Bart Armstrong with his display at the Royal B.C. Museum honouring veterans. Armstrong has been researching Canadian recipients of the American Medal of Honor uncovering the stories of some 50 Canadian men who were not previously recognized.

Bart Armstrong with his display at the Royal B.C. Museum honouring veterans. Armstrong has been researching Canadian recipients of the American Medal of Honor uncovering the stories of some 50 Canadian men who were not previously recognized.

Military historian uncovers Canadian recipients of U.S. Medal of Honor

Saanich resident instrumental in uncovering stories of 50 Canadians awarded highest honour in the U.S. military.

They might not have been Canada’s fights but some of the Canadians who chose to take up arms became some of the most distinguished soldiers on the battlefield.

Of the 10,312 soldiers buried in the U.S. Civil War cemetery at Marietta, Georgia, only two received the highest American award for bravery in the face of the enemy. One of the men to receive the Medal of Honor was Denis Buckley, a Canadian.

Buried under the wrong name for 140 years, Buckley is one of 104 known Canadians who have earned the medal. Bart Armstrong, a Saanich resident and the only Canadian member of the Medal of Honor Historical Society, was instrumental in uncovering Buckley’s story and that of some 50 other Canadians who were awarded the highest honour in the U.S. military.

For the second year in a row, the 62-year-old Armstrong is hosting an information booth at the Royal B.C. Museum to educate visitors on the Canadian recipients of the medal.

“About 95 per cent of the time, the people who I’m talking to don’t have a clue what I’m talking about,” said Armstrong, who served 17 years in the Canadian Forces and retired as a Master Warrant Officer.

“In the United States, unfortunately, they don’t go out of their way to say ‘Hey, there are a lot of other countries who have helped us as well.’”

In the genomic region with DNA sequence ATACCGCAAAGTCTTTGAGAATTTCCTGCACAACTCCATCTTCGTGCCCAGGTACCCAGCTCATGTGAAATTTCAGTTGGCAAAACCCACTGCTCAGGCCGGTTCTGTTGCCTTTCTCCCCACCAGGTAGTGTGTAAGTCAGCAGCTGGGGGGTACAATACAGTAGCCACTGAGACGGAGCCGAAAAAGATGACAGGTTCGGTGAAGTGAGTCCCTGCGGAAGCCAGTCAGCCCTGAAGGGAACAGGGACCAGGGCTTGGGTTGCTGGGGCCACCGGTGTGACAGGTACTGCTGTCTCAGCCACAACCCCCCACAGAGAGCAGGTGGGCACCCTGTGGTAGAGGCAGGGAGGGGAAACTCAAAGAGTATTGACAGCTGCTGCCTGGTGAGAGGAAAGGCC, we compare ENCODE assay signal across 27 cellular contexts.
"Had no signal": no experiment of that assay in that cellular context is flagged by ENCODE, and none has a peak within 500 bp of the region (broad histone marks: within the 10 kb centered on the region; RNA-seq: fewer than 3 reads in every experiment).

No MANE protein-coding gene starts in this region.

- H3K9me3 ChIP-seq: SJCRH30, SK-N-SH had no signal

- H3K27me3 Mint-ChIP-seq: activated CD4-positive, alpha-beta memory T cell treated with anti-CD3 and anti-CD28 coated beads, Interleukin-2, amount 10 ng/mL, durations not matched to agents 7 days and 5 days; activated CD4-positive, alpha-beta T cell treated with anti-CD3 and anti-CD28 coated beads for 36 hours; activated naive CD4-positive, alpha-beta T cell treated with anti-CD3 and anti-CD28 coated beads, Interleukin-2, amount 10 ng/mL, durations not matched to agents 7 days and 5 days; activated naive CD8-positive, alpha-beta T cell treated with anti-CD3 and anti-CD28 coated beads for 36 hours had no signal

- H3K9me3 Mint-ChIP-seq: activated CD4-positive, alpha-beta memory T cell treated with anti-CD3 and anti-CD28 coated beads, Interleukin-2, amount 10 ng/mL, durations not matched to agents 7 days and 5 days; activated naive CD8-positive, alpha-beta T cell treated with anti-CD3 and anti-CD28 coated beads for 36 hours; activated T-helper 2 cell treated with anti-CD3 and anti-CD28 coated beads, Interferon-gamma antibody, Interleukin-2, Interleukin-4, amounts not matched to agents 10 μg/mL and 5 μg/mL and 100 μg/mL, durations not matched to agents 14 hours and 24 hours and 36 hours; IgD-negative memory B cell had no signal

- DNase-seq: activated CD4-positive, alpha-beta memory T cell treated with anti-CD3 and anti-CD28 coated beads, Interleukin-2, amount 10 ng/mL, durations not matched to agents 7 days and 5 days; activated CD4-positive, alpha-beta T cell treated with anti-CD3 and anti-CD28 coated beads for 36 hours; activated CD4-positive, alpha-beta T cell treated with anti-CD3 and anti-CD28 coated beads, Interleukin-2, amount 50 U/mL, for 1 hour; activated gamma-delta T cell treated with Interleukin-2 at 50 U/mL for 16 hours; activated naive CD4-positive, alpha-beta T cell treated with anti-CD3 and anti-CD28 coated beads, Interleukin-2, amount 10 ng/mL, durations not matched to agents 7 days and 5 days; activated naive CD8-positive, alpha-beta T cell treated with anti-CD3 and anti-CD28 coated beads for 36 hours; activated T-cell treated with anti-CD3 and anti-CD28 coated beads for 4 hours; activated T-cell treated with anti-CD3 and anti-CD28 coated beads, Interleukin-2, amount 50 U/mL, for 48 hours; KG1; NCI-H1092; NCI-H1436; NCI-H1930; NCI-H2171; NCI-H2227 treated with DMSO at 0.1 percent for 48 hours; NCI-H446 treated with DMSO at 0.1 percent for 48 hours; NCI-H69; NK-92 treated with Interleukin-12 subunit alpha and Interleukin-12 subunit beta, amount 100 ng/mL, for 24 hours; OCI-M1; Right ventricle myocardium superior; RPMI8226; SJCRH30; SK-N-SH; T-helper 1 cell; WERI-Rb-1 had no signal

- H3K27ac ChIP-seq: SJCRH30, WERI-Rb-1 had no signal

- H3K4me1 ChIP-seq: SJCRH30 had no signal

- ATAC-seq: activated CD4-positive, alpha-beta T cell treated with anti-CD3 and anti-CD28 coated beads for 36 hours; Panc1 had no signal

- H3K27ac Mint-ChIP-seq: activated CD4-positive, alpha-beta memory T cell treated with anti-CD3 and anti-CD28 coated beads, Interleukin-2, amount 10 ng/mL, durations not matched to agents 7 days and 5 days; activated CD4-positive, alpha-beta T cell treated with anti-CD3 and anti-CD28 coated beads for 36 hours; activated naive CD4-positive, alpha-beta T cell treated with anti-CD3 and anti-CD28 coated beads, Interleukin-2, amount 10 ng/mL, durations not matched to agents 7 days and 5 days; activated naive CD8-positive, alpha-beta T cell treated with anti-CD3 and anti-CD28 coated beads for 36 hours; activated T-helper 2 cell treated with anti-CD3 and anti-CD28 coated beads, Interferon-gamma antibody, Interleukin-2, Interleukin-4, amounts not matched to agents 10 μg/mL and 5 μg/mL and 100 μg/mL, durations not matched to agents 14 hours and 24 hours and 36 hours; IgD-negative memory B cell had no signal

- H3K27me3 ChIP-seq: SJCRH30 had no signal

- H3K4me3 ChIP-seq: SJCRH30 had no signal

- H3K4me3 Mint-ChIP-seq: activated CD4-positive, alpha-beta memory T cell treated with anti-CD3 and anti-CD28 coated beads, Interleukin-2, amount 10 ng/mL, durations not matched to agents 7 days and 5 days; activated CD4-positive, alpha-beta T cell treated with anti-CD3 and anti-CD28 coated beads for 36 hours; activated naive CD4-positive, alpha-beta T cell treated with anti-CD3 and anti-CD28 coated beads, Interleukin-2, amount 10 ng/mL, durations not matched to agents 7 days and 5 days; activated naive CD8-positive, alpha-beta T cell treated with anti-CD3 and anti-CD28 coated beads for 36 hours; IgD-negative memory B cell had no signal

The trend of Canadians fighting for the U.S. dates back to the 1860s – prior to Canada’s official confederation – when American men from along the eastern seaboard often relocated to Canada during the war. When their children grew up, some would go back across the border to fight for the U.S.

“In lots of the regiments where our guys were, they earned the only medal in that regiment. It’s kinda neat to say that a Canadian did that.”

Armstrong, also the past president of the Victoria Genealogical Society, has findings from his research stacked up around his Saanich home – referred to as the satellite office by his American colleagues in the Medal of Honor Historical Society. For 11 years he has uncovered photos, records and family histories of otherwise unrecognized Canadian war heroes. Among them is Douglas Munro, the only member of the U.S. Coast Guard to ever be awarded the Medal of Honor.

Armstrong has been recognized by the Canadian government for his work, which he hopes to one day publish. Until then, he continues to honour Canadian Medal of Honor recipients with memorial ceremonies, while educating all those interested on both sides of the border. While sharing their history can make some American’s “edgy,” Armstrong said, most are open to learning more about people from other nation’s who played significant roles.

“The purpose of the conversation isn’t to insult (American forces), actually, it’s complimenting (them), by showing how much (they’re) willing to open (their) arms to others.”

Armstrong’s booth is on display at the Royal B.C. Museum from Nov. 7-11 and will be open to the public free of charge.

Canadian leaves legacy in American Coast Guard

Douglas Munro was born to American parents in Vancouver before his father’s railway work saw the family relocated to Washington State. Munro lived most of his life in the United States where he joined the U.S. Coast Guard and became a signalman. During the Guadalcanal Campaign of the Second World War, Munro led a detachment of boats in transporting 500 marines ashore. Soon after Munro landed the marines, the troops were driven back into the ocean.

Under his direction, the coast guard vessels successfully evacuated the men – until the last boat of marines was caught in a drift. Munro lodged his own boat between the marines and enemy lines. He was killed in the crossfire and posthumously awarded the Medal of Honor.